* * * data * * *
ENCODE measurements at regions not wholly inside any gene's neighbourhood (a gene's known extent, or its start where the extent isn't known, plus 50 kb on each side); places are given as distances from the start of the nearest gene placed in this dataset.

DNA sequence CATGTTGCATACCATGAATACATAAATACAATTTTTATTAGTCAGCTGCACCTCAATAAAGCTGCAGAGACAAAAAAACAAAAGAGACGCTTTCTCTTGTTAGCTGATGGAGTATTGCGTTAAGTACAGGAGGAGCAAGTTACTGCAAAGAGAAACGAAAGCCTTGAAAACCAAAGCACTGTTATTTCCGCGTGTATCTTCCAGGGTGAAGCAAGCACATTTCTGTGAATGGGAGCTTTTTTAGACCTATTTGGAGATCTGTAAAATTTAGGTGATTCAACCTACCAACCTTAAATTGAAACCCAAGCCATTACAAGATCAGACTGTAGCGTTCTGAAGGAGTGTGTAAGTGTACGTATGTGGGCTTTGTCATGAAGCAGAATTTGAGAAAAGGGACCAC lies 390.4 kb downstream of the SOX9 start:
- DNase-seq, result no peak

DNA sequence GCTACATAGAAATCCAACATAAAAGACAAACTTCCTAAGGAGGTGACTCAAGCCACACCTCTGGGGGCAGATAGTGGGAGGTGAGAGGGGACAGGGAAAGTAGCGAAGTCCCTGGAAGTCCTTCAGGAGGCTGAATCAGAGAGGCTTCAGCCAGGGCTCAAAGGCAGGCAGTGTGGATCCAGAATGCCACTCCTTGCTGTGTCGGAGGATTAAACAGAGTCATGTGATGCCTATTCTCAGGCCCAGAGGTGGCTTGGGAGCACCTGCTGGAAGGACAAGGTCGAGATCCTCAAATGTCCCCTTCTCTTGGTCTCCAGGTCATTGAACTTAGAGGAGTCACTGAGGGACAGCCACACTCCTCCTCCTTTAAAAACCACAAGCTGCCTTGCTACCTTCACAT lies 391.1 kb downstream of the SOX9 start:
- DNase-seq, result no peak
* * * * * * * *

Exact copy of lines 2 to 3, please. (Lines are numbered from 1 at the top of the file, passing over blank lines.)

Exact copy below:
DNA sequence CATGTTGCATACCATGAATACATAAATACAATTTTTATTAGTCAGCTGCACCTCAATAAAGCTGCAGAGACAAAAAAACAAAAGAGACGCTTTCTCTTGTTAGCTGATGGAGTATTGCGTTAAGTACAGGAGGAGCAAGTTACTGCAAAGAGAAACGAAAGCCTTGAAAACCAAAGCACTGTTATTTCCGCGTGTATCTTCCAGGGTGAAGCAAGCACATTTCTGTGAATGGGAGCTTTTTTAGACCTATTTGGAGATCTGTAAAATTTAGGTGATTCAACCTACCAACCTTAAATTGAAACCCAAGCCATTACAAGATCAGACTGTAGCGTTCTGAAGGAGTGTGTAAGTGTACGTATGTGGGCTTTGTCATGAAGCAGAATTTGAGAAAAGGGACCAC lies 390.4 kb downstream of the SOX9 start:
- DNase-seq, result no peak